High above the sprawl of the city lurks the moors, often draped in a spooky fog that rolls in from the ocean. Here, my necromancer hero must venture into a long-forgotten burial mound, and its occupant is not at all friendly.
Other Details: Those three items are just the start. I also designed the geopolitical scene. The city is the capital of one of many kingdoms, and just to be different, I decided that there was no King at present but a Crown Prince, whose coronation forms a pivotal scene in the book. A High Council forms an advisory board for the Prince, comprised of influential aristocrats and leaders of the prominent guilds in the city. Religion is represented by a pantheon of pagan Gods with prominent temples in the richer areas of the city. I never create a setting without purpose, so the High Council, the temples, all of these things are important to the plot of Necromancer, not just window dressing.
All that remained were the details that provide flavour: the food, the drink, clothing, modes of transport, names of inns and so on. I'm guilty of describing food a lot in my books, so don't get too hungry reading them!
To me, the setting is another character in the book. Worldbuilding is such a fun part of writing fantasy. I want readers to come away feeling that they have actually lived a while in my world, and that the places become familiar and interesting enough that they want to visit again. That's my goal. Only the reader can say if I have succeeded.
Thank you for featuring me on your blog today. :)
She glanced at me then the ground below, but only clung tighter. A man appeared at the window, his teeth bared. Four scratches on his cheek oozed red. White drool speckled his trimmed beard. He clawed at her. She scrunched her eyes shut and wailed.
With a crack, the casement tore free, and she plummeted into my arms. We tumbled to the ground and the smoke surrounded us like a pack of wild animals.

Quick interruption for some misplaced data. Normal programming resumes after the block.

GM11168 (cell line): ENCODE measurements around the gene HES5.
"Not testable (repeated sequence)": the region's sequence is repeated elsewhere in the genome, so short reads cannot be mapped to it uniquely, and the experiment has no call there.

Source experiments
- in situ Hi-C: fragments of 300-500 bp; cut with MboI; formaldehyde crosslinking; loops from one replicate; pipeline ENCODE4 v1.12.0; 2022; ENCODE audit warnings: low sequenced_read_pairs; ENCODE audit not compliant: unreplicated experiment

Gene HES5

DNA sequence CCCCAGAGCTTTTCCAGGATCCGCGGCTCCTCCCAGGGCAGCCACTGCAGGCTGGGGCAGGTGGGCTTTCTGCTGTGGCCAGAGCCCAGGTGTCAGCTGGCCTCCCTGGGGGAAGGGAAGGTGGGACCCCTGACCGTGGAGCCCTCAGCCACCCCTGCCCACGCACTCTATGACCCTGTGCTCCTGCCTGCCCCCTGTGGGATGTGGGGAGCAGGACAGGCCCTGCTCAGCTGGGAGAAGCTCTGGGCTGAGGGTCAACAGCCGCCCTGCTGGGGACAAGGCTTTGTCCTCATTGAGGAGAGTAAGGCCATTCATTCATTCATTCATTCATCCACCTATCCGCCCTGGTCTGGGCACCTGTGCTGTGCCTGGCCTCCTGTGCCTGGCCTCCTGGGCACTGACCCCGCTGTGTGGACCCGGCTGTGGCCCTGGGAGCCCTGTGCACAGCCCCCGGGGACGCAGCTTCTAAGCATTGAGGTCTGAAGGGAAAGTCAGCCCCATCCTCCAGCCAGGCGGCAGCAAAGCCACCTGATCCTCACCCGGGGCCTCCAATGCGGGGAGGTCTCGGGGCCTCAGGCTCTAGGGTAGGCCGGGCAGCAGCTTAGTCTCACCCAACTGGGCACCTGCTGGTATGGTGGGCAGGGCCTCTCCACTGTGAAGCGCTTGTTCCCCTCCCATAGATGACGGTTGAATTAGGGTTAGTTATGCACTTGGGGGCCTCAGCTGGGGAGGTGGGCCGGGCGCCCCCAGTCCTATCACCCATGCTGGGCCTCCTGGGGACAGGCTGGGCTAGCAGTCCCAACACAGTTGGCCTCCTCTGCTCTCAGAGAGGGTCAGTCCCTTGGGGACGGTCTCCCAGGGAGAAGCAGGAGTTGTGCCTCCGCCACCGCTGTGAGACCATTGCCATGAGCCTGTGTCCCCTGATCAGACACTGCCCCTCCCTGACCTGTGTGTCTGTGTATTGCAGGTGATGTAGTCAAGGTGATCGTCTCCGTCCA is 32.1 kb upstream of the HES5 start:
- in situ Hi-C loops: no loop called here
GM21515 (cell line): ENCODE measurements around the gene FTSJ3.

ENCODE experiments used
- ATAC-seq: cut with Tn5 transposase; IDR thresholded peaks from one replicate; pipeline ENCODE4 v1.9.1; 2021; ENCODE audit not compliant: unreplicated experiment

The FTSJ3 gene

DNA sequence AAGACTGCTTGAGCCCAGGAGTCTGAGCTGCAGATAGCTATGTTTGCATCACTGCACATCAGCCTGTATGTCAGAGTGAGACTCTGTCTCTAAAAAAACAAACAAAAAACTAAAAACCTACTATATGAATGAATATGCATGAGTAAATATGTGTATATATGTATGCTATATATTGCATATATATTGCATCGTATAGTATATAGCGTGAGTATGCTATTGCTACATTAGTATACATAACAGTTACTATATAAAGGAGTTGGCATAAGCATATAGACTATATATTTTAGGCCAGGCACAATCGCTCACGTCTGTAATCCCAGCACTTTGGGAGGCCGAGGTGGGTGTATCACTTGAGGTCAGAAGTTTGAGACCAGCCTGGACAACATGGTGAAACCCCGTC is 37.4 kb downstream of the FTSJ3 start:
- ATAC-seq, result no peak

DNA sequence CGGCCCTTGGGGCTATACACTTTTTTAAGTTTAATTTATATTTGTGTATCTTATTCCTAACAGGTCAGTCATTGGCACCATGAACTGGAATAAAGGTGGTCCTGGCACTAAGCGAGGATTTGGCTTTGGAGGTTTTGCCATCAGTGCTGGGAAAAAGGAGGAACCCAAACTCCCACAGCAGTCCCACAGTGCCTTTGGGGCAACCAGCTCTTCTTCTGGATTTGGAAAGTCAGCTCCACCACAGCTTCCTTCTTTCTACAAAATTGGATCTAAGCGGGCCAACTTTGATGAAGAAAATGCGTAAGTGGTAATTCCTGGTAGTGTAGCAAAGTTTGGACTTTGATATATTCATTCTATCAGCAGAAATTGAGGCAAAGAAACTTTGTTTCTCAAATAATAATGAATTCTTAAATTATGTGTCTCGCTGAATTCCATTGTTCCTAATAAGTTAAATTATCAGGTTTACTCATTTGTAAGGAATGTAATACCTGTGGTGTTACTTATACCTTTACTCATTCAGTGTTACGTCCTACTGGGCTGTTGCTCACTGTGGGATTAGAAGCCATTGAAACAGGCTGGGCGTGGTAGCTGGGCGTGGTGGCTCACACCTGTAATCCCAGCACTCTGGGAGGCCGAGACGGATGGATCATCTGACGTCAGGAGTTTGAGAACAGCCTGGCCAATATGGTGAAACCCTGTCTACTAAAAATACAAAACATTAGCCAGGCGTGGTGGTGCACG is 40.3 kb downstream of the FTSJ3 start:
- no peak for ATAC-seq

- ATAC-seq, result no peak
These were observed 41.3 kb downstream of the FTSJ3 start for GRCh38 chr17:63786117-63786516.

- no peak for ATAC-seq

I rolled to my feet, helped her up, and dragged her down the street, holding my breath as long as I could. She coughed and choked, resisting my pull. Murder flared in her eyes. I slapped her.
“Trust me. Hold your breath and stay with me.” I yanked her forward.
I shouldn’t have spoken. Smoke surged down my throat and I gagged.
Rage ignited inside me. I wanted to tear out her rabid eyes. My arm squeezed hers until she cried out, and I knew that I could break it with a twist, could snap her entire frail body. My gaze fixed on her pale, sweat-soaked throat. It invited me to choke the life from her, watch her struggle and finally go limp. My pulse quickened. Anger flooded my veins. Then my hands were around her throat, squeezing, crushing. She coughed and drooled thick, white saliva. Her blue eyes locked with mine but she put up no resistance. A smile twitched on her lips as my thumbs dug deeper. Ah, the sweet moment of superiority. How would it feel to kill? Delicious. It washed the tight pain from my head.
Something flickered deep within me. This was wrong.
Graeme Ing engineers original fantasy worlds, both YA and adult, but hang around, and you’ll likely read tales of romance, sci-fi, paranormal, cyberpunk, steampunk or any blend of the above.
Born in England in 1965, Graeme moved to San Diego, California in 1996 and lives there still. His career as a software engineer and development manager spans 30 years, mostly in the computer games industry. He is also an armchair mountaineer, astronomer, mapmaker, pilot and general geek. He and his wife, Tamara, share their house with more cats than he can count.